A recent story appeared in the Guardian about a study that alleges American broadband providers are purposely slowing access to websites, amounting to widespread net neutrality violation. The study is reported to have been conducted by BattleForTheNet which uses the so-called Network Diagnostic Tool (NDT) of the MLab project of the New America Foundation. BattleForTheNet created the website http://internethealthtest.org/ where it crowdsources users to generate information, purportedly about the quality of the broadband networks they use.
Before judging the veracity of the study or its measurements, consider the following: if network performance can be measured with free crowdsourced tools, why are operators spending millions if not billions of dollars on network testing equipment from companies such as Cisco, Alcatel-Lucent, Ericsson and so on? Moreover why are engineers at Aalborg University spending so much energy making detailed measurements of wireless networks with highly sophisticated equipment and staffers with PhDs? If measurements by MLab are so much better, why don’t operators and universities switch to crowdsourced tools?
The answer is that crowdsourced network tools do not measure network quality. The NDT purports to measure network performance from a web browser. This is akin to measuring the weather by putting a thermometer in the ground. There may be relevant information in the dirt, but this does not say whether it’s cloudy, sunny, or whether the wind is blowing. Some colleagues have attempted to get the actual “study” that is referenced in the article, but it turns out there is no study after all, and the FCC even rejected an earlier attempt to offer crowdsourced data from these entities as part of its investigation to the issue of the interconnection of networks.
It’s unfortunate that the Guardian would print a story on a study that does not exist. Moreover the article does not make a critical assessment of MLab being a project of New American Foundation, which along with Free Press, has vigorously supported the imposition of Title II, giving the FCC the authority to regulate the Internet like the telephone network. Nor did the article, in good journalistic standard, solicit any other perspectives on the issue.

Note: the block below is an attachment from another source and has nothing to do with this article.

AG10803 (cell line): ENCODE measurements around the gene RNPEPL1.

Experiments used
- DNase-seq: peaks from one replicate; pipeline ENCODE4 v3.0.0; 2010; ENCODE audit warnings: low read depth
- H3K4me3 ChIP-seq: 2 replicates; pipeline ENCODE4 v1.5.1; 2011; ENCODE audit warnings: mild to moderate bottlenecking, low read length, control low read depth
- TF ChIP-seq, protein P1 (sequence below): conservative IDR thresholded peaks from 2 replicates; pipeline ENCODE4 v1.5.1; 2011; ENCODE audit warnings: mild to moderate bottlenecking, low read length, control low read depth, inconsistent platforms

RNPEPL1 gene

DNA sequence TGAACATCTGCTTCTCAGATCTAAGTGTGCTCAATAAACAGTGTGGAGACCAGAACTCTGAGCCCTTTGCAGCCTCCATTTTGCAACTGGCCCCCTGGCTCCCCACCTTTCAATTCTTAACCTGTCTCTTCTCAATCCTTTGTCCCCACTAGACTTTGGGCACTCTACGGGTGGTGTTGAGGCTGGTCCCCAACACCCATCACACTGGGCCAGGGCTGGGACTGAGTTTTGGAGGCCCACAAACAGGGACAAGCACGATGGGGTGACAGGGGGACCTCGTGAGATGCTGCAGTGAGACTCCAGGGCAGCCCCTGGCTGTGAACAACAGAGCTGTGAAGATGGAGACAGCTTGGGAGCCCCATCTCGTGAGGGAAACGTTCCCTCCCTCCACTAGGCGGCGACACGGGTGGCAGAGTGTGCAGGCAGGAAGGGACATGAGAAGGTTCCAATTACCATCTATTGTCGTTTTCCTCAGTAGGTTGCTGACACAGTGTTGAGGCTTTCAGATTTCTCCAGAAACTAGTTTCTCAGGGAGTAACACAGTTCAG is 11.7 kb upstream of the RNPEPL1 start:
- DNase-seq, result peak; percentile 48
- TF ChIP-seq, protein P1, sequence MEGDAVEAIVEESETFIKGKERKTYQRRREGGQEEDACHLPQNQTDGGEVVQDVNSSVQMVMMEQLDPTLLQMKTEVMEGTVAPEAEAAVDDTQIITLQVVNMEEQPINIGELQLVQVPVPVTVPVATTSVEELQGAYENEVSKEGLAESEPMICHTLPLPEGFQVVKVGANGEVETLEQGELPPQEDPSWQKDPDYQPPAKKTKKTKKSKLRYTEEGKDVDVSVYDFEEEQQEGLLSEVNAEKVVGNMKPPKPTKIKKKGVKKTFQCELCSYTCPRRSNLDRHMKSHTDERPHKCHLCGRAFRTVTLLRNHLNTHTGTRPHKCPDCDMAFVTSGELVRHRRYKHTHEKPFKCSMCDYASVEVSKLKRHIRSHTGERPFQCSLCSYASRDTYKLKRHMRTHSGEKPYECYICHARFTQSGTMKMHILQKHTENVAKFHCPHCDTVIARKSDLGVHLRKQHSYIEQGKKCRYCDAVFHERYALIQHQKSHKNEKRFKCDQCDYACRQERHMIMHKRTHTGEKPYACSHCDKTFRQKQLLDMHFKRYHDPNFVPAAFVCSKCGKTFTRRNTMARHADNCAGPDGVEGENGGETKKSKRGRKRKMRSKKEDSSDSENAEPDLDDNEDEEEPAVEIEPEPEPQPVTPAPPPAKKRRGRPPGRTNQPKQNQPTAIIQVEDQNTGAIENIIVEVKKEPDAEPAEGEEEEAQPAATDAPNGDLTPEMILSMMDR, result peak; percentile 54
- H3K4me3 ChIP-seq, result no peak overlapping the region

There is no doubt that crowdsourced tools are cool. Moreover they can empower users—provided that they are reliable and they measure what they purport. But this is not the case for the NDT.
The article hints at the possible motivation behind the story with a quotation from Tim Karr of Free Press, a member of the BattleForTheNet coalition: “The irony is that this trove of evidence is becoming public just as many in Congress are trying to strip away the open internet protections that would prevent such bad behavior.”
The FCC’s imposition of Title II may very well be unlawful. Eight lawsuits are pending against it. Rather than wait years for lawsuits to play out, a number of Republicans and Democrats are trying to carve out legal and lasting rules. Free Press doesn’t like Congress getting involved because they will appropriately limit the power of the FCC.
BattleForTheNet uses the bogus tests to prop up the FCC’s decision. My research on the so-called net neutrality issue in 20 countries shows that there are two ways to make it last, soft law or hard law. The path that the FCC has taken, unilaterally carving out new rules, will not work. At the end of the day, Congress is the boss of the FCC, and it’s their job to point out when the FCC oversteps its bounds.